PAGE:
Mar 17, 2018

Aged Care homes set for surprise Government spot checks from today

From today, unannounced quality and safety audits will come into force across all Australian residential aged care homes, as the Turnbull Government builds on its aged care reforms.

Aged Care Minister Ken Wyatt said aged care homes will no longer be given notice of the date of their re-accreditation audit, which means where there are issues there will be no time to cover up the problem.

“Our commitment to safe, high-quality care is non-negotiable and I am sure is shared by all Australians,” said Minister Wyatt.

The Minister believes “These changes will strengthen the oversight of aged care services to provide greater assurance that standards of care are consistently maintained, not just at re-accreditation times”.

Minister Wyatt signalled the Government’s intention to introduce unannounced re-accreditation audits by the Australian Aged Care Quality Agency when he released the Review of National Aged Care Quality Regulatory Processes last October. This enhancement to the audit system was a key recommendation.

“The introduction of unannounced accreditation audits builds on existing unannounced compliance monitoring by the Quality Agency,” Minister Wyatt said.

“Since October, the Agency has conducted over 1,500 unannounced assessment visits on homes, targeting specific quality standard requirements.

“The Quality Agency has also increased its focus on broader areas of risk, conducting unannounced review audits of all 44 required quality outcomes at 22 homes. Since July 2017, five homes have had their accreditation revoked.”

“While the vast majority of Aged Care homes provide excellent service all year, this reform is designed to give residents and their families’ greater confidence in care delivery.”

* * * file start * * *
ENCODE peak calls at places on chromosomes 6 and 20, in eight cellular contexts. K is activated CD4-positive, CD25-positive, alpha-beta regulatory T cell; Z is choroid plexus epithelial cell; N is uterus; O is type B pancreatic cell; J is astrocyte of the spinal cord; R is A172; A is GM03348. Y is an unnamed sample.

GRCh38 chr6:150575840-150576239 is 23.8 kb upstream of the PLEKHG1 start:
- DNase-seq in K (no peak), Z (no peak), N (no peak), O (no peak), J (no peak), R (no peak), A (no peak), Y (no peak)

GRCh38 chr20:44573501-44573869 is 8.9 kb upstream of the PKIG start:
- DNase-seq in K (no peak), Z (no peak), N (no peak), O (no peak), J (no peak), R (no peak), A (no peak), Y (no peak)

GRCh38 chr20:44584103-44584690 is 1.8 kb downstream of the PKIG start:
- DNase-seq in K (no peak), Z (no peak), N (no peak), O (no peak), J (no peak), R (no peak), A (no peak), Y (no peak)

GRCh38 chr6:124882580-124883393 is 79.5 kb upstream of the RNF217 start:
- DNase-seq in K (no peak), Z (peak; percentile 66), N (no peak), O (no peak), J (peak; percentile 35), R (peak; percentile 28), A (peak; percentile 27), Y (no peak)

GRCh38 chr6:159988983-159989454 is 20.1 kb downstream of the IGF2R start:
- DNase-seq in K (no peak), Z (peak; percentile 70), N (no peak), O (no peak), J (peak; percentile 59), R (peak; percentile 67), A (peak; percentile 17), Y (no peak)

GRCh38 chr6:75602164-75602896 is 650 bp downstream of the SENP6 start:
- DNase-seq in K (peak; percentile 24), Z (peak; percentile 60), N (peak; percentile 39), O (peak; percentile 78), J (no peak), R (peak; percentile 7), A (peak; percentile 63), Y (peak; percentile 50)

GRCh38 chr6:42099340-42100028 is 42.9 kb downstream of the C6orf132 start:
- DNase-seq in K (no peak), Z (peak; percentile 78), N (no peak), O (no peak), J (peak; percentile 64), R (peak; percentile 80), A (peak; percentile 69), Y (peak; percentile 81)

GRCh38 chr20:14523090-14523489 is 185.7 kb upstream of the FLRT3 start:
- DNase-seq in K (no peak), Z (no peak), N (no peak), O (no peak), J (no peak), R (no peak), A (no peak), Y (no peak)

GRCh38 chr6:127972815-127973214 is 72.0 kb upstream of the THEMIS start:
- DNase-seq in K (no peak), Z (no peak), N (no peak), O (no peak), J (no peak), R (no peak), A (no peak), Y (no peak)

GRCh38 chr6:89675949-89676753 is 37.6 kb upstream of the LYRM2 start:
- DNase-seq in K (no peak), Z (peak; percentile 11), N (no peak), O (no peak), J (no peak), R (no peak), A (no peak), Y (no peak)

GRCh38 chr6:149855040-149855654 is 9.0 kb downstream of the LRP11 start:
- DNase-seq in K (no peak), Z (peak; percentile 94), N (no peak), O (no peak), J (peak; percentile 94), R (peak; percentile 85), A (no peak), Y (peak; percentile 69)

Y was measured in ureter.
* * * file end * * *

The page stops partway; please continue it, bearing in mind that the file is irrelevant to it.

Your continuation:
To maintain their approval to receive Commonwealth funding, aged care homes must comply with four standards comprising 44 required outcomes, ranging from clinical care, nutrition and hygiene to dignity, privacy and security.

The new reforms to re-accreditation audits also include:

  • Improved avenues for resident and family feedback
  • Tighter profiling of homes to identify potential care and safety risks
  • Self- assessment of performance prior to the audit

“Every senior Australian deserves to be treated with dignity and to receive the best care and I am committed to working with providers and everyone involved in this vital sector to ensure Australia continues to provide world-class aged care,” Minister Wyatt said.

The audit reform amendments relate to functions established under the Australian Aged Care Quality Agency Act 2013.

More information on unannounced re-accreditation audits can be found on the Department of Health website.

Information can also be found at the Quality Agency website.

The Quality Agency publishes accreditation and compliance decisions and resident feedback results on its website

The report on the Review of National Aged Care Quality Regulatory Processes will also provide more information.